Chicon au jambon
Chicons au gratin (© Richard Villalon - Fotolia.com)

A gratin made of Belgian endives (known as chicon in northern France and Belgium) rolled in slices of ham and dipped in Béchamel sauce. It can be served with mashed potatoes or chips (French fries). The dish is also known as roulades de chicons au jambon, chicons au gratin, or gratin d'endives au jambon. It can also be prepared with leeks instead of endives.

Speciality from Nord-Pas-de-Calais (and Belgium).

Choucroute garnie
Choucroute garnie alsatienne (© Danielle Bonardelle - Fotolia.com)

Sauerkraut served with sausages and other salted meats and charcuterie, and often potatoes.

Speciality from Alsace.

Coq au vin
Coq au vin rouge (photo by stevendepolo - Creative Commons Attribution 2.0 Generic license)

A casserole of chicken pieces braised in wine, lardons, mushrooms, and optionally garlic. The most commmon version is with red Burgundy wine, although many regions of France have variants using the local wine, such as coq au vin jaune (Jura), coq au Riesling (Alsace), coq au pourpre (Beaujolais), coq au Champagne, and so on. The origins of Coq au vin may date back to ancient Gaul.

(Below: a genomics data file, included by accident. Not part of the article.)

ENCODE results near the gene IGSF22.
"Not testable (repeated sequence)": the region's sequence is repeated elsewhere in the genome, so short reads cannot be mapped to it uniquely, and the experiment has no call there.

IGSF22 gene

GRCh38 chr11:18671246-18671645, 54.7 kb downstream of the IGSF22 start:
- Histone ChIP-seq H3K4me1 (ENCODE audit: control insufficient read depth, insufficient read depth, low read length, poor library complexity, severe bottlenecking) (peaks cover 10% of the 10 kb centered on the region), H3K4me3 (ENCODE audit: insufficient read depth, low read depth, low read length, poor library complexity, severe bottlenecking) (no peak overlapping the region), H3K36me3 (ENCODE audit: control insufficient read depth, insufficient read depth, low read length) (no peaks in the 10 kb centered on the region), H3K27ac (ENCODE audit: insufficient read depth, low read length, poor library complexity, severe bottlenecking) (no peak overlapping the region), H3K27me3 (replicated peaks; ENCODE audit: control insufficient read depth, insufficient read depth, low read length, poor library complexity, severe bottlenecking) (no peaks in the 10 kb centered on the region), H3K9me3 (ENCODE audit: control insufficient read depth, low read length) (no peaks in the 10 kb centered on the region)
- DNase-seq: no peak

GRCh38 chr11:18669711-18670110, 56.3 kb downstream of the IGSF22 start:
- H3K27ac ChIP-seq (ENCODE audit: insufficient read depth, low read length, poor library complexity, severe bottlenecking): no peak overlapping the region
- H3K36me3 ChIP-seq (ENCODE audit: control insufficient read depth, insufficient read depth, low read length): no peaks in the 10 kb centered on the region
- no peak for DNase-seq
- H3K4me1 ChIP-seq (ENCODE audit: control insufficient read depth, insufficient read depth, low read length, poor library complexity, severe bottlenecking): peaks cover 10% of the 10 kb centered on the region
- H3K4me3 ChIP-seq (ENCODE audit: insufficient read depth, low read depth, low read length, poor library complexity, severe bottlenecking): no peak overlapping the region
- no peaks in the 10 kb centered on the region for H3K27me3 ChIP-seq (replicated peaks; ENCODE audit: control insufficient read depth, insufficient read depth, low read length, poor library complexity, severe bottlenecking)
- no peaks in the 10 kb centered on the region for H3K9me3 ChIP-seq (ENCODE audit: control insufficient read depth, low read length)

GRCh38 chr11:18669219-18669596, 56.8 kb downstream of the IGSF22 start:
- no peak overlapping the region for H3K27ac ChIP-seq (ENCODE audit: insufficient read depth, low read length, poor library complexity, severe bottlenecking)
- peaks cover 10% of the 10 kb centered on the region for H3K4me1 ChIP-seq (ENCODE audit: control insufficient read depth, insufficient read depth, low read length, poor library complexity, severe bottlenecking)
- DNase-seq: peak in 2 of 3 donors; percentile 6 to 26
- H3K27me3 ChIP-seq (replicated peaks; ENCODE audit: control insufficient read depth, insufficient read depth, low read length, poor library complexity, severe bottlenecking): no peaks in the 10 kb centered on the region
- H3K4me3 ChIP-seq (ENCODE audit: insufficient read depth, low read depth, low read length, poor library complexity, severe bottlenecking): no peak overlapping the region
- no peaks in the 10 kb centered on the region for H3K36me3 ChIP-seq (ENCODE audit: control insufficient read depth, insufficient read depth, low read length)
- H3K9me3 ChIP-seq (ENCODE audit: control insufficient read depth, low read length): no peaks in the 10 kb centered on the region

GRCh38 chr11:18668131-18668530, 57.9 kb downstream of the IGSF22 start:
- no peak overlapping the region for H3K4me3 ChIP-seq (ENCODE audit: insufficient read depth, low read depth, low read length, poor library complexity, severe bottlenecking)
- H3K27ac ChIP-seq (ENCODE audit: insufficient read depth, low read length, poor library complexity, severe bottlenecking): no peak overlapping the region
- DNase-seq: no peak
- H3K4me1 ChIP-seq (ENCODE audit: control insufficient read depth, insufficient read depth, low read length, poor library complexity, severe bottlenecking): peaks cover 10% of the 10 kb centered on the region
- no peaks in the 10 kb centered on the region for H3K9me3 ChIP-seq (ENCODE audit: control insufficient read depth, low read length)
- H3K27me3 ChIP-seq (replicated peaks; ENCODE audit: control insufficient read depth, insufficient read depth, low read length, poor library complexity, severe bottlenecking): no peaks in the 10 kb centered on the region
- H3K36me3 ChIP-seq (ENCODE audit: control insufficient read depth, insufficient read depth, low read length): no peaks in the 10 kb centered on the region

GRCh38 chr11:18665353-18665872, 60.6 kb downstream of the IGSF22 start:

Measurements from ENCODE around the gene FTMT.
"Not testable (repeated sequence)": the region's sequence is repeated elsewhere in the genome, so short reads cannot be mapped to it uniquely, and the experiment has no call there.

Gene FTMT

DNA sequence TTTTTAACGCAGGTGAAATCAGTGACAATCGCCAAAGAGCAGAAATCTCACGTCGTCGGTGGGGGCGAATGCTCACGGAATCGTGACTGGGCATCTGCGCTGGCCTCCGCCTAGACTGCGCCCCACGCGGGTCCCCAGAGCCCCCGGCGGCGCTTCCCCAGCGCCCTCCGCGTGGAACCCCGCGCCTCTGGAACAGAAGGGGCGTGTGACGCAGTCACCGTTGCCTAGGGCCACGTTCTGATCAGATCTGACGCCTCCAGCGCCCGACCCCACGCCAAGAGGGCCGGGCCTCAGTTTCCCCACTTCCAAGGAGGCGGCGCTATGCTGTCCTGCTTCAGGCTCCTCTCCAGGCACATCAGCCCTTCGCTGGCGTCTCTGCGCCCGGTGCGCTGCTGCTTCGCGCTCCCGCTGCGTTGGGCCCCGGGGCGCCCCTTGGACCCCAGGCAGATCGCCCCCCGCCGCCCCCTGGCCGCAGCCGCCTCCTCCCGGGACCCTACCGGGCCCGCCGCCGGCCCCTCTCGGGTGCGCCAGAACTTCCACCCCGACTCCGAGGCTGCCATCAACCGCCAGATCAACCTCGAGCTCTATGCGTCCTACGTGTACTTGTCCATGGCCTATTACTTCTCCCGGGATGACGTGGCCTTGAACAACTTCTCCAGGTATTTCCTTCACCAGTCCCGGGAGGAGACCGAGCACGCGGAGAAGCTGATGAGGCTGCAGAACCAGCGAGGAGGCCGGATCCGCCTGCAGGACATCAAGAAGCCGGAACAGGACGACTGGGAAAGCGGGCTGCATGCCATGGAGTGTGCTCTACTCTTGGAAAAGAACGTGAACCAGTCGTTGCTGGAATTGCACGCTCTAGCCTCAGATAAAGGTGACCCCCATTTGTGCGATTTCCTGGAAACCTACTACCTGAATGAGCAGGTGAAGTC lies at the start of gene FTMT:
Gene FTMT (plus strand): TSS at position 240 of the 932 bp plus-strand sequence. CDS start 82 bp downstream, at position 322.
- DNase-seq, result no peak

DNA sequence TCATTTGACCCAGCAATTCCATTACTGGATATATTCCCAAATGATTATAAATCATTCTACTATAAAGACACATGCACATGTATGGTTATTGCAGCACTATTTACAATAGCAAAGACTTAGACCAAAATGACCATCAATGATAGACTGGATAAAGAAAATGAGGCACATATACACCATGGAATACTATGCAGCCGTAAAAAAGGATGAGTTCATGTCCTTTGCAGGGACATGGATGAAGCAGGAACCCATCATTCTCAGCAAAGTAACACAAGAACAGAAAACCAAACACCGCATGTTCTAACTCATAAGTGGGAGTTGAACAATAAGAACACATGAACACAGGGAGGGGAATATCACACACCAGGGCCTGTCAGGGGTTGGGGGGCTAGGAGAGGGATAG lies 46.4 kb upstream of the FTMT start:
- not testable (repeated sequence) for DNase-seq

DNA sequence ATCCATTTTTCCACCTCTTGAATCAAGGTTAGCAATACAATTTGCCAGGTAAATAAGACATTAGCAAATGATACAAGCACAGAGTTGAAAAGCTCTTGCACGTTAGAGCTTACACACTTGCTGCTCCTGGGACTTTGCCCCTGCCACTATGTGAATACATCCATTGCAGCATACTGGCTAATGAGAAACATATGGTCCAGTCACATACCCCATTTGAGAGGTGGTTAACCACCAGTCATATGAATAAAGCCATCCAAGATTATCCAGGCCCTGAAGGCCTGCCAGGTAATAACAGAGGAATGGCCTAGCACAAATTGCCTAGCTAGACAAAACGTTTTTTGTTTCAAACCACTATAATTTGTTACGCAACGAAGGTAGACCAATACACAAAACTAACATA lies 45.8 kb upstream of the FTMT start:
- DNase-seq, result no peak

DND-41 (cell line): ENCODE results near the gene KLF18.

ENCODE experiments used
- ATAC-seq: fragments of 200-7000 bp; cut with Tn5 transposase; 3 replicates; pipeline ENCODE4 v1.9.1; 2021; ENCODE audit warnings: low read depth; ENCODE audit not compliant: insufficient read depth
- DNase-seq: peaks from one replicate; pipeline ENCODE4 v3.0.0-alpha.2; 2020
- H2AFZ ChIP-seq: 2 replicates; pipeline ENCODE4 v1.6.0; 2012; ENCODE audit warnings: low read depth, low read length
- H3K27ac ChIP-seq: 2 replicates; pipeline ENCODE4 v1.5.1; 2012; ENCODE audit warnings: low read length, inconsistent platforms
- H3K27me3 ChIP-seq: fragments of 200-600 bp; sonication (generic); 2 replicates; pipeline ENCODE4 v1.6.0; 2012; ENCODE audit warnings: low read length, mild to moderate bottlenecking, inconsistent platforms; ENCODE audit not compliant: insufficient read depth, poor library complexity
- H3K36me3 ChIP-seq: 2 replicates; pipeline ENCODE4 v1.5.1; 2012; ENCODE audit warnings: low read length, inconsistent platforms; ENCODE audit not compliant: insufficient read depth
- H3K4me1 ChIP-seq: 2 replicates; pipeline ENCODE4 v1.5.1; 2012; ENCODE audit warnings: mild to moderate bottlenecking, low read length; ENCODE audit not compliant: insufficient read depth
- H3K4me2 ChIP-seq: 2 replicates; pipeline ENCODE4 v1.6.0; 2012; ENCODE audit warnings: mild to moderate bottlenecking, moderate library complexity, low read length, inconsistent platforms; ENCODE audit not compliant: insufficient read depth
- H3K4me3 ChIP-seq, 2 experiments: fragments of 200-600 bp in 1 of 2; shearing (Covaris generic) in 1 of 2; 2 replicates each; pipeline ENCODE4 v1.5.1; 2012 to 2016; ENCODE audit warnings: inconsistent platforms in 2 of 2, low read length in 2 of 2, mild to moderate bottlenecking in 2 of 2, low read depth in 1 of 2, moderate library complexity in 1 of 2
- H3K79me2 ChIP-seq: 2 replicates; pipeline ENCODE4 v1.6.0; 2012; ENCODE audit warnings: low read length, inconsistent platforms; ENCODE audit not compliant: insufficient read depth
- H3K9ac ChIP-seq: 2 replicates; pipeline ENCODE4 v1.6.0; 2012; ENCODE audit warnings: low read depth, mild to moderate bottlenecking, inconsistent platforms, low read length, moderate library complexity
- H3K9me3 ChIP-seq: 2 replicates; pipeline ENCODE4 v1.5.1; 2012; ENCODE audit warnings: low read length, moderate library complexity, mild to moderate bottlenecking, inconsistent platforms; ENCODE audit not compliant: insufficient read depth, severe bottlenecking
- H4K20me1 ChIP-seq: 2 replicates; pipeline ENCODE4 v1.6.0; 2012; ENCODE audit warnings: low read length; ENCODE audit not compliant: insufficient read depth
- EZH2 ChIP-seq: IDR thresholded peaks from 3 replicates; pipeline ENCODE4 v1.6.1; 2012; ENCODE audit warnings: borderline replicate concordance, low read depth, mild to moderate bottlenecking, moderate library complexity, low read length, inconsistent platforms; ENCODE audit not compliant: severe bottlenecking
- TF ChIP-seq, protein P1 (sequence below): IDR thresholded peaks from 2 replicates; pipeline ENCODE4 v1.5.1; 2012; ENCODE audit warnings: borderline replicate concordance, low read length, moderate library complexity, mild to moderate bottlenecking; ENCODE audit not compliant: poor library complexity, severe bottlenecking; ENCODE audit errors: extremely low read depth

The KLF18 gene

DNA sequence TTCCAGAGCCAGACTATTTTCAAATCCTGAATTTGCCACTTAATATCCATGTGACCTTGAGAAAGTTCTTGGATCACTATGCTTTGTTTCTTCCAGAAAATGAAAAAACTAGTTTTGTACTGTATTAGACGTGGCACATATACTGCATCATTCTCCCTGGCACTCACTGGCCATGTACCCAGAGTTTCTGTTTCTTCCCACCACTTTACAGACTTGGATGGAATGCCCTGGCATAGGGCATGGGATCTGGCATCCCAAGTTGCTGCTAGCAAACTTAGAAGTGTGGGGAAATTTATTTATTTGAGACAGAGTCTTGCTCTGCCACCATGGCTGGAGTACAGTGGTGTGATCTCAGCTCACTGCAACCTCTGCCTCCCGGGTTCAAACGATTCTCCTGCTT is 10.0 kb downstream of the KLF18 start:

Speciality from eastern France (Burgundy, Franche-Comté, Alsace, Champagne, Lyonnais and Auvergne).

Daube provençale
Daube provençale (© mimon - Fotolia.com)

A stew of beef braised in red wine, with vegetables, garlic, herbs, and spices. Many local variants exist within Provence, such as the daube avignonnaise (with lamb or mutton instead of beef, and white wine instead of red wine), daube camarguaise (with Camargue bull meat instead of regular beef), daube comtadine (with black olives instead of carrots), and daube niçoise (with boletus mushrooms, lard, tomatoes, carrots and onions).

Speciality from Provence.

Flamiche
Flamiche (photo by Diádoco - Creative Commons Attribution 2.0 Generic license.)

A pie made of brioche type dough and stuffed with cooked leek.

Speciality from Picardy and Nord-Pas-de-Calais (and Belgium).

Fondue savoyarde
Fondue savoyarde (© donstock - iStockphoto.com)

A cheese fondue made with white wine and cheeses from the French Alps, such as Comté, Beaufort, Gruyère or Emmental. It is eaten by dipping long-stemmed forks with bread into the communal pot of melted cheese.

Speciality from Savoy

Gratin dauphinois
Gratin dauphinois (© robynmac - Fotolia.com)

A dish consisting of thinly sliced and layered potatoes and cream cooked in a buttered dish rubbed with garlic. It is topped with a browned crust, typically made of breadcrumbs, grated cheese, egg and/or butter.

Speciality from the Dauphiné (Rhône-Alpes).